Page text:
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Montana Voters Get Last Word in Primary Campaign


Montana voters can lay claim to having the last word in the primary campaign. Polls close there at 8 p.m. Mountain Time tonight, one hour after polls close next door in South Dakota. Barbara Theroux runs an independent bookstore called Fact and Fiction in Missoula, Montana, where a lot of the talk these days has been about politics.

BLOCK: There's a level of energy and excitement and involvement. This is the first time in anybody's memory that our primary, which is always last, means something and that the candidates are coming and actively campaigning.

BLOCK: Barbara, has there been one moment - maybe one comment, a joke, an off-hand remark somebody's made at the bookstore or on the street - that sticks with you as you think about this primary campaign season winding down and the end coming tonight?

BLOCK: The big talk over the weekend and still going on today was Bill Clinton was in town on Saturday night and went to the Mo Club, which is a popular bar and has great hamburgers. But all the young people that were in there accidentally when he was there, it was still the buzz of town, it's like, wow, that's kind of neat, he went to the Mo Club, you know...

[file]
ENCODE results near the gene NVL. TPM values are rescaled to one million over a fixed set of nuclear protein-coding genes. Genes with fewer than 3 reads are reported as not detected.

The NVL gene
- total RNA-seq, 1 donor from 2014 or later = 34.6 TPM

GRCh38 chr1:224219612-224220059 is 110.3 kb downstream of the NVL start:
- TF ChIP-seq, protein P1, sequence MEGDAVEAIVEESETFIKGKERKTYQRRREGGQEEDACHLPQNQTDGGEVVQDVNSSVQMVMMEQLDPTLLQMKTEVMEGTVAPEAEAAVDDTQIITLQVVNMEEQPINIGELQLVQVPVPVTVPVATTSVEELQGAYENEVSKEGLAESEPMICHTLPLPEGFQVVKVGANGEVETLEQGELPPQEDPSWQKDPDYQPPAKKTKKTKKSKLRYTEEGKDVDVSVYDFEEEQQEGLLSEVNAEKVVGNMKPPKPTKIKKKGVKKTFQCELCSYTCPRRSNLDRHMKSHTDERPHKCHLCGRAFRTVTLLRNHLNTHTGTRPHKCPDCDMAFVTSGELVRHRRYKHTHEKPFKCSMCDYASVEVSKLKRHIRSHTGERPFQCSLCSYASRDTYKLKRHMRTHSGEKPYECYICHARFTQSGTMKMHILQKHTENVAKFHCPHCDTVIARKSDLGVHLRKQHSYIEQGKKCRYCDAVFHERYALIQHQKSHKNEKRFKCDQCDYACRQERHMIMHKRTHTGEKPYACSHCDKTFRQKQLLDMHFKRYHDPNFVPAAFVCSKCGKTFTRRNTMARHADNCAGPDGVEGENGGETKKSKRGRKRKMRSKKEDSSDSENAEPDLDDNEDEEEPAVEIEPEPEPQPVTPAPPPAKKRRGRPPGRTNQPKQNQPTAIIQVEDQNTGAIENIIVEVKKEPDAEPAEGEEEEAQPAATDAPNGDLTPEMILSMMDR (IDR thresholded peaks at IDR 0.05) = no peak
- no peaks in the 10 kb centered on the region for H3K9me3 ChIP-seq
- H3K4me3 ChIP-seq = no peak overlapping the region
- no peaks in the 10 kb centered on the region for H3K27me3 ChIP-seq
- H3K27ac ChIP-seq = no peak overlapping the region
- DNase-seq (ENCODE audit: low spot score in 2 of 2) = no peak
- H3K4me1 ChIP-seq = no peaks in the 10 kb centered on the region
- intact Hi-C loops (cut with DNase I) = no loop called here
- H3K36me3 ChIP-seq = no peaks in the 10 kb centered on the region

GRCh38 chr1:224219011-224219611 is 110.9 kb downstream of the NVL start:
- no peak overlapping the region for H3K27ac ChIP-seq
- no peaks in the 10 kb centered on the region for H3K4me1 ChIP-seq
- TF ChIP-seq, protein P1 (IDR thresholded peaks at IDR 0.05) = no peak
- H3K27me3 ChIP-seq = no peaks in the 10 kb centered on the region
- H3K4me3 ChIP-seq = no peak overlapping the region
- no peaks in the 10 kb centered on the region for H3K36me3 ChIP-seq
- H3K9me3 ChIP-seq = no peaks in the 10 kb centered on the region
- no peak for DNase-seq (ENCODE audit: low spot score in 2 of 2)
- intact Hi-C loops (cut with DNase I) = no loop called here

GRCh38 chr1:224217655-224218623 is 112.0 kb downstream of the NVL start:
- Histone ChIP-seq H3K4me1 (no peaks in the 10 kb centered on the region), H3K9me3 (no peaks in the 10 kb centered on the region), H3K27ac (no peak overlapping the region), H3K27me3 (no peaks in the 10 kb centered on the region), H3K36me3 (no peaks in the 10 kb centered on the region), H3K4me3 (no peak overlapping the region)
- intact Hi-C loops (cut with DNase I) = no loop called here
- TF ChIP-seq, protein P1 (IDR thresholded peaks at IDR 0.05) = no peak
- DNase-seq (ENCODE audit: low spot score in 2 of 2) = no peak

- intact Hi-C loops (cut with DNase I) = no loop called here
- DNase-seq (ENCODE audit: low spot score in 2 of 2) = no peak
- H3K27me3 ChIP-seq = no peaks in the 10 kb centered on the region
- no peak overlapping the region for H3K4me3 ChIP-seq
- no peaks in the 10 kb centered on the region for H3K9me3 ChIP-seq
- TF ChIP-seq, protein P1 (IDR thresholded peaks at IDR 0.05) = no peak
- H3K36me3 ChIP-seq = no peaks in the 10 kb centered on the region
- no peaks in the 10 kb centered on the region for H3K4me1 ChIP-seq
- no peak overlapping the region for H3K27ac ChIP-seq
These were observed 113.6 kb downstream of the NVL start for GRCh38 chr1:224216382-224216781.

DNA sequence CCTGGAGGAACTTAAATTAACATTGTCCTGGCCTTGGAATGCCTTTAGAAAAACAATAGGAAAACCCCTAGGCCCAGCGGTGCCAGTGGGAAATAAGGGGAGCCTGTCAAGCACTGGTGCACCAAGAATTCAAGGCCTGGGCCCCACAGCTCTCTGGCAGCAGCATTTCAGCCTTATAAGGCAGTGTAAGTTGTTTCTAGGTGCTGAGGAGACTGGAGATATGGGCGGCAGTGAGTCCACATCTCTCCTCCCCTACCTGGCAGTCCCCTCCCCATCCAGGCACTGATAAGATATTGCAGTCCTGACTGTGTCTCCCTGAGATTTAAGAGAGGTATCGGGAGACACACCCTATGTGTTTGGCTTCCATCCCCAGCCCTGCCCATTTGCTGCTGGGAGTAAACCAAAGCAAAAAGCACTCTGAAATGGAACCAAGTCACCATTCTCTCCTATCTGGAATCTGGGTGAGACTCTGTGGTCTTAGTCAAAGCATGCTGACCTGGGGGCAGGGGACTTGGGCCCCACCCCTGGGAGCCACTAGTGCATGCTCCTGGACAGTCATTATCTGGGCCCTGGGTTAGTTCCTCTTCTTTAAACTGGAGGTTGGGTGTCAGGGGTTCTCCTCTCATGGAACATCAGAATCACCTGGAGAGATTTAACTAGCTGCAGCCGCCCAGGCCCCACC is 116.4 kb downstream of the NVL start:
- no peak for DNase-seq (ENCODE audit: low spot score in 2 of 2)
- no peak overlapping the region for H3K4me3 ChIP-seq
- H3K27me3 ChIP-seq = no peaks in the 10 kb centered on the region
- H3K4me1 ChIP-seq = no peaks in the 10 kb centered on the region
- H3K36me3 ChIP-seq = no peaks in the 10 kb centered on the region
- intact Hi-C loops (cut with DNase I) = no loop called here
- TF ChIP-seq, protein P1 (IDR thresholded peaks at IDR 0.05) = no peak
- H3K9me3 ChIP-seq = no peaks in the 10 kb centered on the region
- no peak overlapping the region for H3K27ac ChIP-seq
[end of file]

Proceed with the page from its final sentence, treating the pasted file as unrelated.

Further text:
BLOCK: Is there a bar stool named in his honor now?

BLOCK: Well, you know, there might be. I don't know if they've done that yet. But you know, they have a lot of pictures.


BLOCK: Did he get a burger?

BLOCK: Yes, he did.

BLOCK: Did he finish it?

BLOCK: I assume so. I haven't, you know, I haven't gone that far in the inquiry stages of things, but you know, it's just that, oh yeah, these people lead some sort of regular life. I mean, I remember when Barack Obama was in town and I had a friend who was at the restaurant, at the hotel where he was staying. And they couldn't understand why all the lights were flashing and things were going on, and they realized that he was arriving at the hotel, and one of them just yelled out, welcome to Montana. He came over and shook hands and said, you live in a beautiful place.

BLOCK: Sounds like people there in Montana are finally getting a taste of what voters in Iowa and New Hampshire are very used to by now.

BLOCK: I know, and somebody did make that comment. We have several people who, you know, obviously are from other parts of the country. And yeah, I think people in Iowa and New Hampshire just feel that what they see and have all the time is just normal, that everybody sees it and hears it and it's like, no way. It just gets tailored down so much by the time the end of a primary season is going on.

BLOCK: And how are you going to keep him down on the farm now that they've seen a real primary?

BLOCK: Right.


BLOCK: That will be the - you know, maybe we'll have to have some sorts of 12-step programs.


BLOCK: Well, Barbara Theroux, good to talk to you. Thanks so much.

BLOCK: Oh, it's my pleasure. Thank you.

BLOCK: Barbara Theroux runs the Fact and Fiction bookstore in Missoula, Montana. Transcript provided by NPR, Copyright NPR.

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